To make an Autochrome, Lumière ground up potato starch into microscopic granules, which were then dyed in separate batches of red, green and blue. The three colors of powder were evenly mixed , and a fine coating of this material was spread on a glass plate treated with pitch. Since the color granules were not completely flat, the space between were filled with lampblack. The powder was then sealed with a layer of varnish before a final layer of black and white photographic emulsion was applied. To expose an autochrome, the glass plate was placed in view camera with emulsion side away from lens. As light travelled through the glass plate, it was filtered by color granules before reaching the emulsion. The plate was reversed processed in acid dichromate to produce a positive transparency. To view the image, light was passed through the glass plate, and the tiny grains of potato starch filtered the stippled look of a Pointillist painting, with a wide gradation of soft pastel tones.
The Lumière introduced the autochrome in 1907, and the new colour process was immediately embraced by professional and amateur photographers alike. At first, the Lumiere’s had trouble keeping up with the production demand, as critics everywhere heaped praises on the new process. Soon the world will be “colour mad,” proclaimed photographer Alfred Stiegliz and “Lumière will be responsible”.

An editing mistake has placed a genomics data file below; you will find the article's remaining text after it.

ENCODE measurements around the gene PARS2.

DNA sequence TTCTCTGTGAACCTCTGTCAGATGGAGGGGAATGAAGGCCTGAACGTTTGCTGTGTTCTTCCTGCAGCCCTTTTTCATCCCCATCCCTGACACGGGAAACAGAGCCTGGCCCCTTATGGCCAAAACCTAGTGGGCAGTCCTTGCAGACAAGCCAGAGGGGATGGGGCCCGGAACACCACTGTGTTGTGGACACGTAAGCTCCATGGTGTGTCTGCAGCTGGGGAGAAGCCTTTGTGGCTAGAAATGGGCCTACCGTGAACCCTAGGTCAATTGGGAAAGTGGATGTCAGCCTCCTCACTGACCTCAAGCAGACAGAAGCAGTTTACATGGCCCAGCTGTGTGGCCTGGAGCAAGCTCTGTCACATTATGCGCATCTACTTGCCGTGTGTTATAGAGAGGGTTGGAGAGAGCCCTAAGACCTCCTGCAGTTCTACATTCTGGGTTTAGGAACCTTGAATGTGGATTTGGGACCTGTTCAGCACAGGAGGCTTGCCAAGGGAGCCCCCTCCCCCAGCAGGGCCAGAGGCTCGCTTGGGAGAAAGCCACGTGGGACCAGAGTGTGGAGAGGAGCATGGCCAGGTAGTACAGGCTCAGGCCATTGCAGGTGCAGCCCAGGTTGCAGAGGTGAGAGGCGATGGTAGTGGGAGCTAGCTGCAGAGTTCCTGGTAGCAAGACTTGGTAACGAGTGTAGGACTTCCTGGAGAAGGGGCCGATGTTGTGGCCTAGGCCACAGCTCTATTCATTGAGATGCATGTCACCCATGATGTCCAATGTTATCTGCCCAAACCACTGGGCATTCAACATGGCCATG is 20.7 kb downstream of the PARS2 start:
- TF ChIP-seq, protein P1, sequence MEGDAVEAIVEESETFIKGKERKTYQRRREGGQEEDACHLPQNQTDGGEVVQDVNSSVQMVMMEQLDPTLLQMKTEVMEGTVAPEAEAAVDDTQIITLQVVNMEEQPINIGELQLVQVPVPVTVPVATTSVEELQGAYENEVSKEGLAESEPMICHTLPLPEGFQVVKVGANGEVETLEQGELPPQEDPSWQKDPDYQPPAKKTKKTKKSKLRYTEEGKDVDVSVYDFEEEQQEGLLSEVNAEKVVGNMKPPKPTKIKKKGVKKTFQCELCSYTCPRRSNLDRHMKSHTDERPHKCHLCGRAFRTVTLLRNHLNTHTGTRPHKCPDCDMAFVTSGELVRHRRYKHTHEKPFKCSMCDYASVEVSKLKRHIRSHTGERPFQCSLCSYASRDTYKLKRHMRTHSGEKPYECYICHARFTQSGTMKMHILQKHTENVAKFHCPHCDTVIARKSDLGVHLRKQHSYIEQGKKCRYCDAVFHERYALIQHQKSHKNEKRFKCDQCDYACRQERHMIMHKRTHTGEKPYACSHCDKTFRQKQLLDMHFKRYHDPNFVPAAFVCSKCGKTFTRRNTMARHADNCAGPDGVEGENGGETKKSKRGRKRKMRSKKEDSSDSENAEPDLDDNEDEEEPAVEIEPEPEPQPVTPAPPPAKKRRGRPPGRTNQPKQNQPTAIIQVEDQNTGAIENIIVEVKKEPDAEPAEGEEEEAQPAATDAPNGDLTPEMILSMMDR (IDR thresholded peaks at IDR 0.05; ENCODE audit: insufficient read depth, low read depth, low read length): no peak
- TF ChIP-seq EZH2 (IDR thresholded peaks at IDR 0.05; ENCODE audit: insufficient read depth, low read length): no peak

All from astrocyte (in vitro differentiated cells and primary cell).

With the addition of colours, photographers had a new tool to help them produce striking images. Autochrome also brought scenes of the world to the readers of periodicals. The National Geographic Society embraced these new colour images, publishing many in the pages of its journal between 1914 and 1937 and amassing a collection of some 14000 glass plates.
Images from National Geographic Society ~PHOTOGRAPH BY HANS HILDENBRAND
The autochrome, however had its limitations. Relatively expensive and not viable for making prints, the technology left many of its early enthusiasts frustrated. The autochrome had narrow exposure latitude, and the color were difficult to manipulate. Nevertheless, Louis Lumière, the scientific brain of the Lumière brothers partnership, would call the autochrome the greatest invention of his life, saying that it demanded the most intellectual effort and imagination of any of his creations. A the invention of Cinematography had captured the movement on films, the Autochrome had captured colour.
Until it was surpassed by the color film of the 1930s, the Autochrome would be the most popular method of depicting life photographically in its full spectrum of color- and it would go down as a step in the evolution of photography that has come to be appreciated by many as an art form itself.